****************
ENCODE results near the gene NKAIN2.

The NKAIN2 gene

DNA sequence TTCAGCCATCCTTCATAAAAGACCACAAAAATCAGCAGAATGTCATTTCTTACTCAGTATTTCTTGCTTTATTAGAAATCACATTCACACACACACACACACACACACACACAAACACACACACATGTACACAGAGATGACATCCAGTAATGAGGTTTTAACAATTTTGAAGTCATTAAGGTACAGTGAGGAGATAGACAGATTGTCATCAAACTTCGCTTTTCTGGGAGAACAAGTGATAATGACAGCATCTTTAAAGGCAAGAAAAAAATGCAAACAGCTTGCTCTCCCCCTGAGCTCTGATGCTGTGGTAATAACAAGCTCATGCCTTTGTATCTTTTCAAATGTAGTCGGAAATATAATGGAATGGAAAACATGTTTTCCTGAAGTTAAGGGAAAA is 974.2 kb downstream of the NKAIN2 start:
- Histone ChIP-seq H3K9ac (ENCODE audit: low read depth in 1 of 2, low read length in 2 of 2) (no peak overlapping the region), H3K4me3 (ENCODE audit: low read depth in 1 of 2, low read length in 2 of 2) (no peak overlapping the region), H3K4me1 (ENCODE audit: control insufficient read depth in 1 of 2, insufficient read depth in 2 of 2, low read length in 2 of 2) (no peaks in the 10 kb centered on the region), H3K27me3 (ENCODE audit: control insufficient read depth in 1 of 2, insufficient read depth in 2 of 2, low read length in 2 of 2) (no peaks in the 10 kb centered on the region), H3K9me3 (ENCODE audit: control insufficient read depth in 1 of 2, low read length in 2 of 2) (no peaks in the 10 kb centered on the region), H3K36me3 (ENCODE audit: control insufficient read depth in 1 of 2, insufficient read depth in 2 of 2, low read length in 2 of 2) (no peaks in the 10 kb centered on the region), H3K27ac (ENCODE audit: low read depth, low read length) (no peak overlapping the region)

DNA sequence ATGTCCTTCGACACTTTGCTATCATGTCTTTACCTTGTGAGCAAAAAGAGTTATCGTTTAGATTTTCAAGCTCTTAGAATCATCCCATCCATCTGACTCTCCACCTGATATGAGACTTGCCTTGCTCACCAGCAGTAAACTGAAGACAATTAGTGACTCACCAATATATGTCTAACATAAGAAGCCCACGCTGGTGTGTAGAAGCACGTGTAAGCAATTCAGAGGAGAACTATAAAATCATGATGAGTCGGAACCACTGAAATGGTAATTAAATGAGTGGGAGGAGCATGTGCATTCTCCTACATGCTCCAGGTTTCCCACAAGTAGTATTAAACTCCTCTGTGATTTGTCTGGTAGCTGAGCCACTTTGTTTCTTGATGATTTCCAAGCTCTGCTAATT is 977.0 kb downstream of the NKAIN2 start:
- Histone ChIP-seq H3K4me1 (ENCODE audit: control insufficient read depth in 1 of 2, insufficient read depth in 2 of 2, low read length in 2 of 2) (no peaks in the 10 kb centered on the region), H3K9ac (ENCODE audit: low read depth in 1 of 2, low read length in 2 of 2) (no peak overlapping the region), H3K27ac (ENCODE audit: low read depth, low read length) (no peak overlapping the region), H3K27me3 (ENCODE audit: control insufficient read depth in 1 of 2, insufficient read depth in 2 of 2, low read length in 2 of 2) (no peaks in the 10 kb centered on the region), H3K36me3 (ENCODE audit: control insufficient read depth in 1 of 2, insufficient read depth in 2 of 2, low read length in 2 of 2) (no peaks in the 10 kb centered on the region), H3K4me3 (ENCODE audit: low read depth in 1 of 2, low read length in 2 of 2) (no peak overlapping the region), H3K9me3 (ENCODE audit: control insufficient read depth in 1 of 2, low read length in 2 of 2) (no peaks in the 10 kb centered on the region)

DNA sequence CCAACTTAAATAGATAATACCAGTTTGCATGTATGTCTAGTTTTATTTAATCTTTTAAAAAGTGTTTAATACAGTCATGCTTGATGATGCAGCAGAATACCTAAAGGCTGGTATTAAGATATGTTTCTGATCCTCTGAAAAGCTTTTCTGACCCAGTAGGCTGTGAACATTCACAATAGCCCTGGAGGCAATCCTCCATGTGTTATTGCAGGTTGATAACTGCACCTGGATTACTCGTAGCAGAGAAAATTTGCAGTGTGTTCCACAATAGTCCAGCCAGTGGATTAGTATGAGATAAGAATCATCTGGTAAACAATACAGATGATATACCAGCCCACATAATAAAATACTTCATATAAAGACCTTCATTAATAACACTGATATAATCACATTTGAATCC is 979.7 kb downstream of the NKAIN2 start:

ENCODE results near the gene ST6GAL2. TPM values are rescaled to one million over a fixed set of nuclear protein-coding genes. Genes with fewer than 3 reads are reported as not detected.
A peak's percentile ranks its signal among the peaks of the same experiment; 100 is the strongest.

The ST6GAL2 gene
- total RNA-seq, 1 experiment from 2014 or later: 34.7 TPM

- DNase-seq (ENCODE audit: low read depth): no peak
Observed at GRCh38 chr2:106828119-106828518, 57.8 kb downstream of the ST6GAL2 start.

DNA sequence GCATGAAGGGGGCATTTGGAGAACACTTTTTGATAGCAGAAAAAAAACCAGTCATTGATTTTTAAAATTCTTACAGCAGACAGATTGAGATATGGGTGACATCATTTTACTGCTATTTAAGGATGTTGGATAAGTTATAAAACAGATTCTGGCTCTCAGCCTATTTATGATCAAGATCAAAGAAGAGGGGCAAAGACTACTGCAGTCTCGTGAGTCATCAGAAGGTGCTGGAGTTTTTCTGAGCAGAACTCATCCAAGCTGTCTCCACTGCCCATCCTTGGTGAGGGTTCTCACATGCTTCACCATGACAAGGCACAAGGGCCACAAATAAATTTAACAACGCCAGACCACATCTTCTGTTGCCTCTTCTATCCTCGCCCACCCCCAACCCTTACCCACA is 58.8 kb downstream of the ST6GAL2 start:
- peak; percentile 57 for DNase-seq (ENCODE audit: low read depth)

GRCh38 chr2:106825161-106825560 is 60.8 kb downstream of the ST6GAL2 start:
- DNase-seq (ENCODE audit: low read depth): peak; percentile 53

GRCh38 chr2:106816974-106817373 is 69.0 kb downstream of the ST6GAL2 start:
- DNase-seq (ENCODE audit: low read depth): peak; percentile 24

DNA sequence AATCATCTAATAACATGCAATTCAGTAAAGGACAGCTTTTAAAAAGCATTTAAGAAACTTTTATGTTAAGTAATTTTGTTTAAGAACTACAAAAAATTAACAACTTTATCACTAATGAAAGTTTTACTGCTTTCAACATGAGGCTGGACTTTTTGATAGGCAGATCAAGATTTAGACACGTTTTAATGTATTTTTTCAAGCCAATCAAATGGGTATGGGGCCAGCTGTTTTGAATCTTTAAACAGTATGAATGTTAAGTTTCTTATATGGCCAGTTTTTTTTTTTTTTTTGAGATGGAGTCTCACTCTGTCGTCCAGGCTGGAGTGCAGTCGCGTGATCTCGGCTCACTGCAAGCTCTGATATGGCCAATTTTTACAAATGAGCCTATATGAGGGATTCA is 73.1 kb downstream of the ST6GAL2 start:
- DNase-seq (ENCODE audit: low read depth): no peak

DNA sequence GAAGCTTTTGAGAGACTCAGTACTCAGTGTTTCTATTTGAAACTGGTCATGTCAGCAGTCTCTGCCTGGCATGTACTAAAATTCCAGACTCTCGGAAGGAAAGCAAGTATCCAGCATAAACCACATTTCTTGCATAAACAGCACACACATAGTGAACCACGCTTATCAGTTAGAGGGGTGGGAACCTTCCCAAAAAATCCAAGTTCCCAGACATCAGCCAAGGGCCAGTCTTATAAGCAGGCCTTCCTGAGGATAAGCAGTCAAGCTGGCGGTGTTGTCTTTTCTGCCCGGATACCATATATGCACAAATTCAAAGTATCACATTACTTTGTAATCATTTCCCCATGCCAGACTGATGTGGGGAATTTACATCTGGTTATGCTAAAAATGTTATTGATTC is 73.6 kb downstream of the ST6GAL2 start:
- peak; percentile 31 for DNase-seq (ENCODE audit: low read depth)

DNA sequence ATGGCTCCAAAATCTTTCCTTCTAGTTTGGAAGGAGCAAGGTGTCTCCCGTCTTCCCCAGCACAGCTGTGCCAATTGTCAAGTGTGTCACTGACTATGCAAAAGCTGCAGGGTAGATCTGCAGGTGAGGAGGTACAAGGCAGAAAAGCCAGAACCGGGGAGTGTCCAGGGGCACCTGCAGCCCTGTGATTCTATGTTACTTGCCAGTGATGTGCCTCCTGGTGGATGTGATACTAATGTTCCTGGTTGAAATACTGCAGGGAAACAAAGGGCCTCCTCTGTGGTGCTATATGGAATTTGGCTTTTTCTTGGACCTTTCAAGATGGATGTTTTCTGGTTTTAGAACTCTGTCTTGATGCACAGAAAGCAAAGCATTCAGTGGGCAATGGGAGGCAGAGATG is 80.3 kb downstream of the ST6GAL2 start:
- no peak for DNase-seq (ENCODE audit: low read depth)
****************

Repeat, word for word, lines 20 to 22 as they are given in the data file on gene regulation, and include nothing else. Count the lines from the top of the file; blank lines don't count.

DNA sequence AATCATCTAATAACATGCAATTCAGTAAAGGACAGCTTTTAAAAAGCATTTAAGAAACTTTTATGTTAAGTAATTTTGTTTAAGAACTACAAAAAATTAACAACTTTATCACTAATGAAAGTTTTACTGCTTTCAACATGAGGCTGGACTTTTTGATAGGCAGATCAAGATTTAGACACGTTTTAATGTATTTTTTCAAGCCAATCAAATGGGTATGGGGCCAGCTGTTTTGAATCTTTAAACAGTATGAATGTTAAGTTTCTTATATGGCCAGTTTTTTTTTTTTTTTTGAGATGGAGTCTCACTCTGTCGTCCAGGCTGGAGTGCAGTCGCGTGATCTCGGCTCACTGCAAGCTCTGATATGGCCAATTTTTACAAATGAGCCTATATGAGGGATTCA is 73.1 kb downstream of the ST6GAL2 start:
- DNase-seq (ENCODE audit: low read depth): no peak

DNA sequence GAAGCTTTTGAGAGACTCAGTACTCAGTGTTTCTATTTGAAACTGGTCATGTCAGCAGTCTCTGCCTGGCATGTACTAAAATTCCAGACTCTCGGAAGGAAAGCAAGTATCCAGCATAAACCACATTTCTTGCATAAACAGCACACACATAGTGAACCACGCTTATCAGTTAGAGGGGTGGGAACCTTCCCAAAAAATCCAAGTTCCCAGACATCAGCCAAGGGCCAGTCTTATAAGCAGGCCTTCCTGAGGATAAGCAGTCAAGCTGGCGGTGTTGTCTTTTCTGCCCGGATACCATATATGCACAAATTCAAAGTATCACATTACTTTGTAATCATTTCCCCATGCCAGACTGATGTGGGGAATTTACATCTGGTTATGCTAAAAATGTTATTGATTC is 73.6 kb downstream of the ST6GAL2 start: